£10m community energy project to power 5,000 homes in the UK
A groundbreaking community owned energy platform which aims to supply over 5,000 homes with solar panels has been launched in Barnsley, UK.
Gen Community, British Gas Solar and Social Finance have joined forces to create a social enterprise energy model that offers Barnsley Metropolitan Borough Council and local housing associations the opportunity to install solar panels on their corporate and domestic properties.
British Gas Solar are responsible for installing and managing the solar panels, while Gen Community and Social Finance raise and manage the project finances. A locally registered Community Benefit Society (CBS) – Energise Barnsley – owns the solar systems, which allows local residents and other investors to have a direct stake and vote in the project. Revenue from the feed-in tariffs of the solar panels will be used to create a community cash fund, which will be spent on local projects that members of the society vote for.
Andy Heald, director of Gen Community, said: “Our aim is always to try and retain as much of the feed-in tariff revenue and offer a social enterprise model equivalent to the commercial models in the renewable sector – instead of profit going back to financiers and international corporate investors, it goes into the community.”
Sharing the solar
While enthusiasm around community energy schemes has increased in recent years, it has largely been centred in more affluent regions and carried out on a small scale. Gen Community is working to change this by launching much larger projects in areas of low income or high deprivation, such as Barnsley. Community Gen will work with the local council to ensure the community fund delivers maximum social impact and will measure and report on the social impact to review the benefits of each project.
The benefits for Barnsley Metropolitan Borough Council and the wider community are threefold;
- Environmental – through reduction in carbon emissions and energy advice clinics for tenants
- Social – through local ownership, fuel poverty support and creation of a community fund to help the most vulnerable in the community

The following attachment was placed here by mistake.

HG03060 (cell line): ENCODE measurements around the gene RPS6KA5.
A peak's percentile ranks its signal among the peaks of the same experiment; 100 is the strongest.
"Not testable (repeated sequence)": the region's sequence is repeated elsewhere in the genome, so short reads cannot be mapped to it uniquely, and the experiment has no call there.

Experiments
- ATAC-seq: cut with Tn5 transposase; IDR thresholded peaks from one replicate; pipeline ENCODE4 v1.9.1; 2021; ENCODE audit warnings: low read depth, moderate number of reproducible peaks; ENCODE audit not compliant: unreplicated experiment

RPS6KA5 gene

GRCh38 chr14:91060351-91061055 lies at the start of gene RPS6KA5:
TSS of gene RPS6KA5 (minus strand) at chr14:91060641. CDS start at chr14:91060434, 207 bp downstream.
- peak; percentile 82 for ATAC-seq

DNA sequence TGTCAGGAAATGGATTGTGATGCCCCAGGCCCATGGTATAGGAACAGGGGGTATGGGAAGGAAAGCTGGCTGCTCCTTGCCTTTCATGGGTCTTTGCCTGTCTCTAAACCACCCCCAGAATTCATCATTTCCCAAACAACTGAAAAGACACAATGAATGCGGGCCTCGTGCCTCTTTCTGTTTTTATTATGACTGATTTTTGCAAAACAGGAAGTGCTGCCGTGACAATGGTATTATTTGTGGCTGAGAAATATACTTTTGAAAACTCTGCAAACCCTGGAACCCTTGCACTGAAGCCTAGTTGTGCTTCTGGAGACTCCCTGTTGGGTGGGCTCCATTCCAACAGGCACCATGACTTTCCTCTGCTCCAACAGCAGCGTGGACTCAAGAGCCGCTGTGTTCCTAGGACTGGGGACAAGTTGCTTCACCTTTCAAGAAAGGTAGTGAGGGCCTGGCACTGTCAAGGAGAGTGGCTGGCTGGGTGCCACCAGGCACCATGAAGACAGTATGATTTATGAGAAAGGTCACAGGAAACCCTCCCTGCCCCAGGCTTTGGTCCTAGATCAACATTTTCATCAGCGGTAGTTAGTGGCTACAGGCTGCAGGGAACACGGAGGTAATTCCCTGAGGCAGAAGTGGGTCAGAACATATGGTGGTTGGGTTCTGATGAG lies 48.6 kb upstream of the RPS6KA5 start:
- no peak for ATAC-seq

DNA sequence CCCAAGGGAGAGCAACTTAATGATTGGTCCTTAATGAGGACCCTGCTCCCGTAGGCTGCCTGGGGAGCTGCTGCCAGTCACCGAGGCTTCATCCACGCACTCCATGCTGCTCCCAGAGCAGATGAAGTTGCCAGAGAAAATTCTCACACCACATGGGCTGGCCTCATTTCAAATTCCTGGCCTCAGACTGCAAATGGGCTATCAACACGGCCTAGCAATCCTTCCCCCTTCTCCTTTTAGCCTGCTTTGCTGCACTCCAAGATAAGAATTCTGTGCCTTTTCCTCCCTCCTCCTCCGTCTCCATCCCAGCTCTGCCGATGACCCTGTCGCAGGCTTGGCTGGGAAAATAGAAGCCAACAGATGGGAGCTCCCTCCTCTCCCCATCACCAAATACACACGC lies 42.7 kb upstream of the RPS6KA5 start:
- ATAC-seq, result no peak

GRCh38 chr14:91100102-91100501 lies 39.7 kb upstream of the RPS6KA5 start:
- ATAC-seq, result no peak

- Financial – through return on community shares and distribution of the community fund which is generated from financial surpluses
The launch of this platform is a culmination of over two years hard work for all those involved, as it is the first project of its kind. Heald said: “We’ve had successes and failures – our first project was in Newport, South Wales in which we raised £450,000 and put solar panels on 74 houses for people in fuel poverty.” With the ambition to supply over 5,000 homes, as well as schools, housing associations and other properties, the Barnsley project takes things to a new level.
Project risks involved in community energy projects include contractors going into administration and the failure to raise enough money. These risks have been mitigated by working with such a well established energy company such as British Gas Solar and by securing a £2m underwriting facility from IGNITE for the community shares part of the project, which removes the time risk associated with raising community shares. This in turn gives Barnsley Metropolitan Council the knowledge that the project will be delivered.
Heald explained: “Whilst the solar panels are being installed, we offer a share offer asking people to become members of the society.” IGNITE – the UK’s first impact investment fund focussed on energy – is putting the money up front so if not enough capital was raised through community shares, IGNITE would fund the assets. This is not expected to happen however, in part because investors will be eligible for Social Investment Tax Relief.
Sam Salisbury, investment principal at IGNITE, said: “This will be the first community energy project we are backing, which is intriguing for a fund in the energy sector.
"We see three things that are unique. Firstly the team's ambition – we see a lot of small community projects but nothing at this scale. Secondly the fact they’ve really thought through the social impact – more so than the average proposal. It’s not only free electricity for low-income houses, there’s a considerable amount of money going into the community fund as well. And lastly the attention to detail that has been paid to governance. How the Community Benefit Society is structured is very mature and how the different stakeholders will work together has been thought through very well."
Until now Heald said there has not yet been “a tipping point for approval of the model”, but having the backing of IGNITE has played a crucial role in changing this. “When three years ago we tried to get money from Big Society intermediaries nobody understood the model and the financial mechanisms, as well as the motivation for doing it,” he said.
Currently a similar model to that being launched in Barnsley is being developed in Carmarthenshire County Council and Heald said “If government support around community energy continues, we expect this scheme to have a lot of legs in 2016.”
The pipeline agreement between the partners – British Gas, Social Finance and Gen Community – was for £60m worth of projects. The Barnsley and Carmarthenshire projects account for £20m of this.
Installations of solar panels in the Barnsley region are set to begin next month and be completed in the March next year. The community share offer is due to be launched in October and the community fund will follow in March next year.
Photo credit: GollyGforce